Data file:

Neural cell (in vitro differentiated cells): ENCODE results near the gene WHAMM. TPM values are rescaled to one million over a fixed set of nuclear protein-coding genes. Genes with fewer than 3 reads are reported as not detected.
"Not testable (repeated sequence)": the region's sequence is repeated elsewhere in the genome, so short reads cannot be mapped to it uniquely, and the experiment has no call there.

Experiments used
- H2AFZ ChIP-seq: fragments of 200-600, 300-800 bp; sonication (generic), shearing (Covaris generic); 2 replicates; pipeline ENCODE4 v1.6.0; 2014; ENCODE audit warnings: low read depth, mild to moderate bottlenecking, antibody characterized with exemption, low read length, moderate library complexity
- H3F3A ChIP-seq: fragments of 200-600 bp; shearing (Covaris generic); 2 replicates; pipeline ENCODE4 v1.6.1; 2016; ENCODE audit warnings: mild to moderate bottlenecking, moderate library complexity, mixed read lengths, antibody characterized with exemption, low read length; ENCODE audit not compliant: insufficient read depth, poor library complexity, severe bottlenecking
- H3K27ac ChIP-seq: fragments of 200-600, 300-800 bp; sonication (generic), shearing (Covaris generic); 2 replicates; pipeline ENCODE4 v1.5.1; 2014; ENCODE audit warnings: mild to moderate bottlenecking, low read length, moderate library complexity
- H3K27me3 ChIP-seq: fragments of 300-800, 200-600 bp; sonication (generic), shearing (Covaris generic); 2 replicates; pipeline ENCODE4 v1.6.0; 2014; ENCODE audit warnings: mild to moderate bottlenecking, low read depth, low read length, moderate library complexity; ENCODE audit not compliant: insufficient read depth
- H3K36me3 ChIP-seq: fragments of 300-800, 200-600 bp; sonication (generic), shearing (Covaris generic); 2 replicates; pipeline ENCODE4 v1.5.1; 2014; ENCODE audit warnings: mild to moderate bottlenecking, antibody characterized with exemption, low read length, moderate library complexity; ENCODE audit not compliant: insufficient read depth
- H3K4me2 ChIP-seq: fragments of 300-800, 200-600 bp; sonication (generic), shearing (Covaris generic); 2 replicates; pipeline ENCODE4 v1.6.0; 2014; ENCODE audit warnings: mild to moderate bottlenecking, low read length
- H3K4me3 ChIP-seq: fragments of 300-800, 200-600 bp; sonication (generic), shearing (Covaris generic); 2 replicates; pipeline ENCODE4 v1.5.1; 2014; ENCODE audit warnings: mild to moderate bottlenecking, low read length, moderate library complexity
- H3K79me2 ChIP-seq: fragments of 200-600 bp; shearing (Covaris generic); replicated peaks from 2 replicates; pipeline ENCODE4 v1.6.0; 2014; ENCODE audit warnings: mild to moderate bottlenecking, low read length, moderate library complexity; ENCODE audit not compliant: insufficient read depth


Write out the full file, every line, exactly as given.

Neural cell (in vitro differentiated cells): ENCODE results near the gene WHAMM. TPM values are rescaled to one million over a fixed set of nuclear protein-coding genes. Genes with fewer than 3 reads are reported as not detected.
"Not testable (repeated sequence)": the region's sequence is repeated elsewhere in the genome, so short reads cannot be mapped to it uniquely, and the experiment has no call there.

Experiments used
- H2AFZ ChIP-seq: fragments of 200-600, 300-800 bp; sonication (generic), shearing (Covaris generic); 2 replicates; pipeline ENCODE4 v1.6.0; 2014; ENCODE audit warnings: low read depth, mild to moderate bottlenecking, antibody characterized with exemption, low read length, moderate library complexity
- H3F3A ChIP-seq: fragments of 200-600 bp; shearing (Covaris generic); 2 replicates; pipeline ENCODE4 v1.6.1; 2016; ENCODE audit warnings: mild to moderate bottlenecking, moderate library complexity, mixed read lengths, antibody characterized with exemption, low read length; ENCODE audit not compliant: insufficient read depth, poor library complexity, severe bottlenecking
- H3K27ac ChIP-seq: fragments of 200-600, 300-800 bp; sonication (generic), shearing (Covaris generic); 2 replicates; pipeline ENCODE4 v1.5.1; 2014; ENCODE audit warnings: mild to moderate bottlenecking, low read length, moderate library complexity
- H3K27me3 ChIP-seq: fragments of 300-800, 200-600 bp; sonication (generic), shearing (Covaris generic); 2 replicates; pipeline ENCODE4 v1.6.0; 2014; ENCODE audit warnings: mild to moderate bottlenecking, low read depth, low read length, moderate library complexity; ENCODE audit not compliant: insufficient read depth
- H3K36me3 ChIP-seq: fragments of 300-800, 200-600 bp; sonication (generic), shearing (Covaris generic); 2 replicates; pipeline ENCODE4 v1.5.1; 2014; ENCODE audit warnings: mild to moderate bottlenecking, antibody characterized with exemption, low read length, moderate library complexity; ENCODE audit not compliant: insufficient read depth
- H3K4me2 ChIP-seq: fragments of 300-800, 200-600 bp; sonication (generic), shearing (Covaris generic); 2 replicates; pipeline ENCODE4 v1.6.0; 2014; ENCODE audit warnings: mild to moderate bottlenecking, low read length
- H3K4me3 ChIP-seq: fragments of 300-800, 200-600 bp; sonication (generic), shearing (Covaris generic); 2 replicates; pipeline ENCODE4 v1.5.1; 2014; ENCODE audit warnings: mild to moderate bottlenecking, low read length, moderate library complexity
- H3K79me2 ChIP-seq: fragments of 200-600 bp; shearing (Covaris generic); replicated peaks from 2 replicates; pipeline ENCODE4 v1.6.0; 2014; ENCODE audit warnings: mild to moderate bottlenecking, low read length, moderate library complexity; ENCODE audit not compliant: insufficient read depth